Lets Discuss – You read Young Adult? But you’re an adult?!

Hey Guys!

Today’s post as you can see by the title is a Discussion post. I feel like it has been a while since I have done a discussion post and yet they are one of my favourite things to do because it gives me the opportunity to rant and it starts up conversations with you guys. I love hearing your opinions.

Today’s topic is ‘Reading YA as an Adult’.

I chose this topic because of the backlash that some people (including myself) can face because of the choices of books they read.

I love to read YA books. YA books of any genre, from realism to fantasy, romance and dystopian. I love them all, so much so that I’m writing my Dissertation on some.Young Adult books are marketed towards the ages 11-17, yet of course this isn’t a law. Anybody can read them so why when people out of this age range choose to pick them up do they face backlash?

For me the backlash is something I have experienced before. I know this may sound crazy to some of you who haven’t had this but I have been told many times that I should read ‘proper books’. Is a YA book not really a book? Is it any less literature purely because of the age it is predominately marketed for?

The answer for me is of course No. No matter the age range, YA books are still very much literature. They are still important and they still hold important messages.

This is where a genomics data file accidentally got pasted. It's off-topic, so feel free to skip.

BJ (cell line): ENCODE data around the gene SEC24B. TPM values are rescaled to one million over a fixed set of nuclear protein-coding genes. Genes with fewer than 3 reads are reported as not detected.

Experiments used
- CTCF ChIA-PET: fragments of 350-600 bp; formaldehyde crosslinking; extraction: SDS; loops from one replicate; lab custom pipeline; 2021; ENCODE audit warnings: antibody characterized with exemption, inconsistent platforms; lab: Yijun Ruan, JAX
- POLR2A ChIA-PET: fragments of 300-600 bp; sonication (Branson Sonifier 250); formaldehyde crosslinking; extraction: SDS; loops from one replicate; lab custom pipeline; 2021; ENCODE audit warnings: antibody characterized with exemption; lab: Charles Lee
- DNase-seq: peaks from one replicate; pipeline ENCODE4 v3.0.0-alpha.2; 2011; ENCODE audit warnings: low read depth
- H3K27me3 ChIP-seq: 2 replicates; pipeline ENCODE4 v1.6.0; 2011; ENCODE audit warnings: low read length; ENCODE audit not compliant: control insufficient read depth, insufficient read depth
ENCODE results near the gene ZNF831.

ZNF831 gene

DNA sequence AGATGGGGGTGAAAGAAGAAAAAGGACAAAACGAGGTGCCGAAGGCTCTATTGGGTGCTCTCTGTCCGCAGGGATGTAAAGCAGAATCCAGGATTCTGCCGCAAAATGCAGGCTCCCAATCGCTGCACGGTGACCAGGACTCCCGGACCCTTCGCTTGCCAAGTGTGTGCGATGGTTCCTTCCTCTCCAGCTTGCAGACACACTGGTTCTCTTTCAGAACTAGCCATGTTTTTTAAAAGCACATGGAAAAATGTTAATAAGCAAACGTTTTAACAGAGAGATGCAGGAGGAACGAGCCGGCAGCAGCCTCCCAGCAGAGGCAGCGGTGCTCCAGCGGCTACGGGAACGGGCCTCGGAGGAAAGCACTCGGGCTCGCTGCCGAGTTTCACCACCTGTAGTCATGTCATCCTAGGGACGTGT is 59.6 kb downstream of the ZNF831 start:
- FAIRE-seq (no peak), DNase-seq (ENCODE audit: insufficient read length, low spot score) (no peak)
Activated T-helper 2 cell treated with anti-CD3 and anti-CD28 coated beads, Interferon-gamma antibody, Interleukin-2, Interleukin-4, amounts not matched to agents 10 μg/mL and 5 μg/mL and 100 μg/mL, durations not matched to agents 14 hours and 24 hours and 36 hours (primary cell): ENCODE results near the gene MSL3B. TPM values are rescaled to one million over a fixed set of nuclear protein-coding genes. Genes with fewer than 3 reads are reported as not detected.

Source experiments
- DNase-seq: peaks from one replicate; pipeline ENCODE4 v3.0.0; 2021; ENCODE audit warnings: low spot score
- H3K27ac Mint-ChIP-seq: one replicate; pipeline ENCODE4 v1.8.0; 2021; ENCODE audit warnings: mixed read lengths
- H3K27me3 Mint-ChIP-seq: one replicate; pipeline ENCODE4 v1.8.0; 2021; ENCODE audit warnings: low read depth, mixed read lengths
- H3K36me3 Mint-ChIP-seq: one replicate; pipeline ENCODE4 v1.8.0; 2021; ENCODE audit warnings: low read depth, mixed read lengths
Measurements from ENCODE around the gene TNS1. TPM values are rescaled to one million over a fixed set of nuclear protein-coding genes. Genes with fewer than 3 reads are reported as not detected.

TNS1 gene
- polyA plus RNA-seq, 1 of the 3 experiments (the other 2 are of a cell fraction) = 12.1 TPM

I finally picked up the Harry Potter books when I was 20. I’m 22 now and I’m still in love with them and they are typically marketed as Young Adult/ children’s literature. Harry Potter and many series like it truly offer moral tales that no matter your age you can learn from, you can sympathize with the characters and you can also find inspiration. I would encourage anyone to pick up Harry Potter, even my 80-year-old Nan. Which brings me to the question is it more frowned upon to read YA books out of the age limit when the books are less known? Do people think it is more childish because they don’t understand them or perhaps they themselves only class classical literature from 19th century and earlier real literature?

‘Don’t you think your too old for that?’

Sadly I’ve seen this judgement time and time again, where people have questioned another person’s reading choices and told them that they would do themselves a bigger favour by picking up the work of Bronte, Fitzgerald and Austen. I mean of course they are brilliant books but at the end of the day who cares? Lets just celebrate the fact people are reading, books are still being bought and stories are still being written.

The saddest thing for me is when I find my friends editing their own reading preferences based on a comment they’ve had made to them because more often than not they then fall out of love with reading. If you like children’s literature like Coraline or Narnia and you’re in your 20’s, 30’s, 40’s or older then keep reading. The hidden messages you will also pick up on from being older is absolutely fascinating and brilliant as well as the enjoyment you get from the books you read.

On a final note being 22 now, I read Finding Audrey by Sophie Kinsella last year. A book in the YA genre. A book that features a young female protagonist who suffers from Anxiety. Suffering from Anxiety myself I was drawn to it and I can safely say that reading a YA book like that helped me. It normalized mental illness to an extent. Here I was reading about a character that was like me? I loved it and I love how it was going to be teaching younger children about Anxiety. Hopefully it could help alot of people.
So what if that character was 10 years or more my junior?